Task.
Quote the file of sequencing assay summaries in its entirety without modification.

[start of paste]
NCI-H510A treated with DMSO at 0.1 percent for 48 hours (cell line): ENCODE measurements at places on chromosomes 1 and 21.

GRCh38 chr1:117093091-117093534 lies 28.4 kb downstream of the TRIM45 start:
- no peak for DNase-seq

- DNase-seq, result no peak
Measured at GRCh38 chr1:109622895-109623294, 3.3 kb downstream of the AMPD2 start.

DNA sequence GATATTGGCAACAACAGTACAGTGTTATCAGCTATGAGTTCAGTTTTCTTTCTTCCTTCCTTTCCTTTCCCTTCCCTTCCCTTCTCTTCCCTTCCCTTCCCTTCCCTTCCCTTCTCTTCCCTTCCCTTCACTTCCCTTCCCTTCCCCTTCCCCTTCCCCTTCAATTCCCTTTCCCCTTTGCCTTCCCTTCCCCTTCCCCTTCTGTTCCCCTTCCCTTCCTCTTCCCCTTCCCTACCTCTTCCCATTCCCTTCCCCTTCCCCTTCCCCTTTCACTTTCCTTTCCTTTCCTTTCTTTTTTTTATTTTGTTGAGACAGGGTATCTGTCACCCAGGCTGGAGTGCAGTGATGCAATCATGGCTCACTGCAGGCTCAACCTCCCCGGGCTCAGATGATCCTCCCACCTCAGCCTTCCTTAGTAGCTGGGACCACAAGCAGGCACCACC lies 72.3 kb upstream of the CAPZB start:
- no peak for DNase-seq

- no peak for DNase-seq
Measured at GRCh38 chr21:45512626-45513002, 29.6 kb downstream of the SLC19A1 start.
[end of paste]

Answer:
NCI-H510A treated with DMSO at 0.1 percent for 48 hours (cell line): ENCODE measurements at places on chromosomes 1 and 21.

GRCh38 chr1:117093091-117093534 lies 28.4 kb downstream of the TRIM45 start:
- no peak for DNase-seq

- DNase-seq, result no peak
Measured at GRCh38 chr1:109622895-109623294, 3.3 kb downstream of the AMPD2 start.

DNA sequence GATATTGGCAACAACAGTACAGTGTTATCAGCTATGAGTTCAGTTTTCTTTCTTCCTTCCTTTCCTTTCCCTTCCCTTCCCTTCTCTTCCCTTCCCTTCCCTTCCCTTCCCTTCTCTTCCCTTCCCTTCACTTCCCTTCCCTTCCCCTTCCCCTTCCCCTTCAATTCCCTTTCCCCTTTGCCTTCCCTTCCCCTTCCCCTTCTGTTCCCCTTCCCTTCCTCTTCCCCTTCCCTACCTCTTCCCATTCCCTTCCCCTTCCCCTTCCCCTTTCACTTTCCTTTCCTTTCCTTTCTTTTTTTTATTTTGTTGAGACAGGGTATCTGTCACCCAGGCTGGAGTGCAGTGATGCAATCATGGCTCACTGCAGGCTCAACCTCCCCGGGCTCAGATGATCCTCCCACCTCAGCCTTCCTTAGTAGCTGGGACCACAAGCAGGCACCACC lies 72.3 kb upstream of the CAPZB start:
- no peak for DNase-seq

- no peak for DNase-seq
Measured at GRCh38 chr21:45512626-45513002, 29.6 kb downstream of the SLC19A1 start.